From a voter's or moderator's perspective:

  • Increased moderation and voting on answers to subjective questions to make sure that answers are not just spouting off opinion which makes the answers more useful to users who would visit the site
  • Decreased down votes and close votes on questions simply because the question is subjective, broad in scope, or discussion oriented
  • Continued voting down and/or to close questions and answers that are not a good fit for the site - i.e. not all subjective questions should stay open just because the policy makes the rules a little looser than they currently are.

Such a policy could have some negative effects on GDSE as well

  • This would absolutely require increased moderation on answers. Currently it's easy to close questions that would encourage bad answers and such a policy would provide more opportunity for bad answers since some questions that may have been closed in the past could stay open under such a policy.
  • This potentially would create an even larger grey area of what types of questions are allowed vs what types aren't which could result in a confused user base and an increase of "but this was left open / why was this closed" meta posts. (potentially mitigated by a clearly defined policy but moderation is always subjective)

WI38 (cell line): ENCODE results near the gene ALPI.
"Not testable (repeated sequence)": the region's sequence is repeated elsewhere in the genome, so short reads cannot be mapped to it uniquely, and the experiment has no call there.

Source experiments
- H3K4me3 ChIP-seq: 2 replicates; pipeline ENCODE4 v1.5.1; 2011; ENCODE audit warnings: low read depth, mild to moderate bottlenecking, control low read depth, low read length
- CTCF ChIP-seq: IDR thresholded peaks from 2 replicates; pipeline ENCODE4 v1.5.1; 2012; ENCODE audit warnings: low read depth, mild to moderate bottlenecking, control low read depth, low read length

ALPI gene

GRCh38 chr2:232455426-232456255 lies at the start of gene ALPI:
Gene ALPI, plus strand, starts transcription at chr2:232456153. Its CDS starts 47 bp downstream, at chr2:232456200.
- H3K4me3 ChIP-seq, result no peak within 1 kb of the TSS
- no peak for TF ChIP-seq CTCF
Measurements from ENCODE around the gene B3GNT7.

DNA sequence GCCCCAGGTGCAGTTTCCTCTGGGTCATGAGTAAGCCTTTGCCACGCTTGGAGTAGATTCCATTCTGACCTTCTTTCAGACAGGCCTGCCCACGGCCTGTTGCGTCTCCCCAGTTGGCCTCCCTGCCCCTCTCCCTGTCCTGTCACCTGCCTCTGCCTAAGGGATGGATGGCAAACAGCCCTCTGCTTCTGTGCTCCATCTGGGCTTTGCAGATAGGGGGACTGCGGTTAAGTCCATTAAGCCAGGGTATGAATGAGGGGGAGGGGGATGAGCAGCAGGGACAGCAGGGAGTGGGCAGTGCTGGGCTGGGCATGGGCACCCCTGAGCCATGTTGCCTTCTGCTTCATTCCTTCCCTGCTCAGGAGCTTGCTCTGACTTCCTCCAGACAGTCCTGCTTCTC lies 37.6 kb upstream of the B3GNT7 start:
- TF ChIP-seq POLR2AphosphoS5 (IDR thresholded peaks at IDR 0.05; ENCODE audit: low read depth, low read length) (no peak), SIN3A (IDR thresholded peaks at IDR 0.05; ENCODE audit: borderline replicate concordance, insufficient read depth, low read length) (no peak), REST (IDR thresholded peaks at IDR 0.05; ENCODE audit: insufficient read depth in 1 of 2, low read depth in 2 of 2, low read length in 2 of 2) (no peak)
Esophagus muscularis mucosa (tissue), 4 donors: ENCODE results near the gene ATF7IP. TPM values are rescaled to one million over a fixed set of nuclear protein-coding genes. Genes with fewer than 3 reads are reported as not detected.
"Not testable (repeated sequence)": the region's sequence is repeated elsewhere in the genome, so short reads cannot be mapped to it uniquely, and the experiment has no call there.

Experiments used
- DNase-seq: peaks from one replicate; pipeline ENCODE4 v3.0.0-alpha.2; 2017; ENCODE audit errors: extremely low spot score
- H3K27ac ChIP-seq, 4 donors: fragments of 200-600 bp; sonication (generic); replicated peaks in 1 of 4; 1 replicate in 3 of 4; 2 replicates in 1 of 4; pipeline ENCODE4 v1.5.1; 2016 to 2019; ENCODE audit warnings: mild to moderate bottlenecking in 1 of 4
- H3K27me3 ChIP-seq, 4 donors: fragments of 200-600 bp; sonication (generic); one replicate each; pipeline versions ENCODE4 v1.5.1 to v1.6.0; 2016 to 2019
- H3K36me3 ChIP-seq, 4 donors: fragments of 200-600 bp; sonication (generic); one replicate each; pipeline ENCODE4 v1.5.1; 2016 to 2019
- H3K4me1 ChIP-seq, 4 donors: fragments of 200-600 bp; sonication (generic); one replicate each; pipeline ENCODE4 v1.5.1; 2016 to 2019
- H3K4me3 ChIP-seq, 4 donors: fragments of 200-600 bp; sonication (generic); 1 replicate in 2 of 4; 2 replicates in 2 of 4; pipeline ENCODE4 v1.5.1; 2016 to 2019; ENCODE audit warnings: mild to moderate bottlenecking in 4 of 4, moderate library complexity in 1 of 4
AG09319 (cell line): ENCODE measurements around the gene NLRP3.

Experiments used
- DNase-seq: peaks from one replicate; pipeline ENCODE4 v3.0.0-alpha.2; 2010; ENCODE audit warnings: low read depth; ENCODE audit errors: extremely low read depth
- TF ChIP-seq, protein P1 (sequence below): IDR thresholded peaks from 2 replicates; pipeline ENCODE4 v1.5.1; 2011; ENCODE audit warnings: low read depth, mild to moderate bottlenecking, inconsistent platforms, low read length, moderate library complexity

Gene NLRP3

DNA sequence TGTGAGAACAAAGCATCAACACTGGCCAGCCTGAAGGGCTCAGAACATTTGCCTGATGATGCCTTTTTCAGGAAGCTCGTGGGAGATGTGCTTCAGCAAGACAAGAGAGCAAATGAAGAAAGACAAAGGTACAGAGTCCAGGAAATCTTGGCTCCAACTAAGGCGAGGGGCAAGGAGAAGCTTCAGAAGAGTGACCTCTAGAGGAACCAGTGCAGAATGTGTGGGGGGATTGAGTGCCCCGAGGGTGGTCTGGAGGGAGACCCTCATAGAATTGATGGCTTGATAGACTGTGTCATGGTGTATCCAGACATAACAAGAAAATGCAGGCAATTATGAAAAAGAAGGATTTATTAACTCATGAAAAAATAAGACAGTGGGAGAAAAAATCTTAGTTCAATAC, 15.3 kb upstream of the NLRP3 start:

• This does open up the site to questions which won't necessarily have a single best answer (I personally think this is ok but would be a big change and not the traditional SE way)

Do you think GDSE could benefit from such a policy to the point where it's worth having further meta discussion on it? Is it redundant with current SE policy and subsequently unnecessary? Or do you feel this would be an unwelcome change for a Stack Exchange site?

This probably goes without saying, but please do not vote on this question as your response. Create a new answer or vote on an existing answer you agree with.

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Question subjectivity causes the most trouble, in my experience, but I think the guidelines in "Good Subjective, Bad Subjective" and the [help] are sufficient. "Good subjective" questions usually get a citation on them indicating that we're looking for substantive answers backed up by references, at which point we usually delete answers that don't qualify.

I think it would be worth pursuing a more formal discussion of this policy, if only to provide a record of that discussion on meta so we can link to it when enacting it on subjective questions. I'm not sure that we actually need to formalize the policy and further than it already is, though.

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A strict "back it up" policy is hard on new users who end up running into the 2 link limit for <10 rep users on their first question or answer. On Skeptics Stack Exchange, where much of the value of an answer is in the sources it cites, it became nearly impossible for new users to contribute useful answers at all because a lot of questions need to cite more than 2 sources to cover all sides of an answer. The developers had to put in special coding for that site to disable the link limit.